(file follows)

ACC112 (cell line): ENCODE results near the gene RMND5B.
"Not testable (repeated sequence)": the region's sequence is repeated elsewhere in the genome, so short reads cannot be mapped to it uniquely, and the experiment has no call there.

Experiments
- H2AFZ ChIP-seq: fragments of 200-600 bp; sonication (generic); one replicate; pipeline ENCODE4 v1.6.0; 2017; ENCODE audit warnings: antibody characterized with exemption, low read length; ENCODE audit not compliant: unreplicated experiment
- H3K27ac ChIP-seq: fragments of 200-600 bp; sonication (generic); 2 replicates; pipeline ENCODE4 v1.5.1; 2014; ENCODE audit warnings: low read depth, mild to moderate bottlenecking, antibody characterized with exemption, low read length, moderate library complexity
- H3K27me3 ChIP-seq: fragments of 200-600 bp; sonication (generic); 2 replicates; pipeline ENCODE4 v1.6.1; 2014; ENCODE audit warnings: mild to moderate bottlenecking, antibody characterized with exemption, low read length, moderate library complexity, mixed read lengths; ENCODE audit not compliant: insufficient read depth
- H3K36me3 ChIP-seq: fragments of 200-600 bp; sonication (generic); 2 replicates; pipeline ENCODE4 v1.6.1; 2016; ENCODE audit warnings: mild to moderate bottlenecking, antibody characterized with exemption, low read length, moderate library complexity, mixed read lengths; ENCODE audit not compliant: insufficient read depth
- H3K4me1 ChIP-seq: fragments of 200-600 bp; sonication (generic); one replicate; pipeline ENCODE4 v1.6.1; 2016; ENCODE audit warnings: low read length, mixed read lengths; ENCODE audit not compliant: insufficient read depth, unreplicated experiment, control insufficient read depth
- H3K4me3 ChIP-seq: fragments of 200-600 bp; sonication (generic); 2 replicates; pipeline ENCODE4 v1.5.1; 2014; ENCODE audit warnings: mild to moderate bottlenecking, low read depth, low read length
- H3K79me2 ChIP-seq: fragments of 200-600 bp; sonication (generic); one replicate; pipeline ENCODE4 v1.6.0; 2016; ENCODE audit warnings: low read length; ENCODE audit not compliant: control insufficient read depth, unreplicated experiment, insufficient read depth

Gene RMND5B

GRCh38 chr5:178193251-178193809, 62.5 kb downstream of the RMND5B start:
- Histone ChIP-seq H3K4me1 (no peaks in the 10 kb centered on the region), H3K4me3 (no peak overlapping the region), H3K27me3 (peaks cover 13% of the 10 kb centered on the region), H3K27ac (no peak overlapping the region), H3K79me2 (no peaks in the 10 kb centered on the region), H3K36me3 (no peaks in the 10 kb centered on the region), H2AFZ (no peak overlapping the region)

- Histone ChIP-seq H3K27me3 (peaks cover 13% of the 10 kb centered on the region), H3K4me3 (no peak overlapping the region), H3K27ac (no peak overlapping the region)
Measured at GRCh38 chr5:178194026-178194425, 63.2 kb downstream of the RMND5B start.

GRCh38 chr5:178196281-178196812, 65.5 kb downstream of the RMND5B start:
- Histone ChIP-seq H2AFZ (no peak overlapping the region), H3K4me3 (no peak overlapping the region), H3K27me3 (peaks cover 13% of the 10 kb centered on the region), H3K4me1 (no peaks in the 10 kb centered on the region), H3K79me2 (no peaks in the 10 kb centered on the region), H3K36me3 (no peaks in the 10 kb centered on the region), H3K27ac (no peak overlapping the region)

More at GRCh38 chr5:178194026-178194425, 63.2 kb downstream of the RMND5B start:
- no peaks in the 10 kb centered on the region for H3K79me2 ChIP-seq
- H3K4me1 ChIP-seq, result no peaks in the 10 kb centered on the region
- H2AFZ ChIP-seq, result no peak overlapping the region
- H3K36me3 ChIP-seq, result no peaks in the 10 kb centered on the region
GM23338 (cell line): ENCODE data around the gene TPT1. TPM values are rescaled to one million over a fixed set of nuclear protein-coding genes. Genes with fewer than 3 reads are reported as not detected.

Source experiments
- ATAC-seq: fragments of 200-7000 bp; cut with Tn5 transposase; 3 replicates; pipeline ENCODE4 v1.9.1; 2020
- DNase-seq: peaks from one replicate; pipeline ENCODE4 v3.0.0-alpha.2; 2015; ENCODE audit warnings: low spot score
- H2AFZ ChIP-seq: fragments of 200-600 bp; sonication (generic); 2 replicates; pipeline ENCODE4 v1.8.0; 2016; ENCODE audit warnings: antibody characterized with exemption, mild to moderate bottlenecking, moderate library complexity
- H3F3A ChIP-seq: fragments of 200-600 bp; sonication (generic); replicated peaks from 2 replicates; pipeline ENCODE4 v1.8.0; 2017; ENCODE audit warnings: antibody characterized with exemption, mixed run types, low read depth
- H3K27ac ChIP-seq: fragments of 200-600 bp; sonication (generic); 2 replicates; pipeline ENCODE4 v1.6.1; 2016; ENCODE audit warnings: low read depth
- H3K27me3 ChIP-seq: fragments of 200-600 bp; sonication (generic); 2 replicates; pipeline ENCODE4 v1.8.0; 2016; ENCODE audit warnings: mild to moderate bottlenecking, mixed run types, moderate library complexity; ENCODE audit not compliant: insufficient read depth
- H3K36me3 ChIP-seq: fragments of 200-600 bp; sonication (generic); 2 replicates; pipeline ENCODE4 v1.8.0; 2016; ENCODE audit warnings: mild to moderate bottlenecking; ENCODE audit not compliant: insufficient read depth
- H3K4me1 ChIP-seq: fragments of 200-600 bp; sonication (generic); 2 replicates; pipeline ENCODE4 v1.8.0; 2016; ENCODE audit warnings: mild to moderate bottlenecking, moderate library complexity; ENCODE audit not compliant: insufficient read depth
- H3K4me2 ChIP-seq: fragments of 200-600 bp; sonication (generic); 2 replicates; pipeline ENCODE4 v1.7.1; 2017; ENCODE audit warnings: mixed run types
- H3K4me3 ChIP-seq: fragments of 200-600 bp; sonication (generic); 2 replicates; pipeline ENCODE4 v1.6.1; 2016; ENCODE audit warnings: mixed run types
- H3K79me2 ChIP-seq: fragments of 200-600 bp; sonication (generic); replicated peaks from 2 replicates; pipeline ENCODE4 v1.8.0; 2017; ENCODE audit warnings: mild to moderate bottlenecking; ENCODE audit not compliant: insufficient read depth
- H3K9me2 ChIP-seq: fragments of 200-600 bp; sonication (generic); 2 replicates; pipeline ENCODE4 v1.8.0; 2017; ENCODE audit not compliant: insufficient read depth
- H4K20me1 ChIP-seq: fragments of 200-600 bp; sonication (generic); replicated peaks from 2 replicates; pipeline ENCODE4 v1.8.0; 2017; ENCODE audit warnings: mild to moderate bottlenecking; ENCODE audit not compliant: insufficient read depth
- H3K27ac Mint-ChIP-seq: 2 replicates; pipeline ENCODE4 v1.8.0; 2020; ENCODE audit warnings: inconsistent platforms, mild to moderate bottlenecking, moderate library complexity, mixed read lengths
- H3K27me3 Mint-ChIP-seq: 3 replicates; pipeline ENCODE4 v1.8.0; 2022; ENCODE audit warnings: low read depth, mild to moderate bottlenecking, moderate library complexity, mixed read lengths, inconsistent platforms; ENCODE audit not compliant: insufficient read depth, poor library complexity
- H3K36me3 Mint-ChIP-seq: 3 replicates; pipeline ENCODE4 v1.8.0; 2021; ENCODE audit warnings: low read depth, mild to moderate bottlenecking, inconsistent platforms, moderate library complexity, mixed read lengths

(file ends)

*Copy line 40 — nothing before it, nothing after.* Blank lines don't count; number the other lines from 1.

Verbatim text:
- H3K36me3 Mint-ChIP-seq: 3 replicates; pipeline ENCODE4 v1.8.0; 2021; ENCODE audit warnings: low read depth, mild to moderate bottlenecking, inconsistent platforms, moderate library complexity, mixed read lengths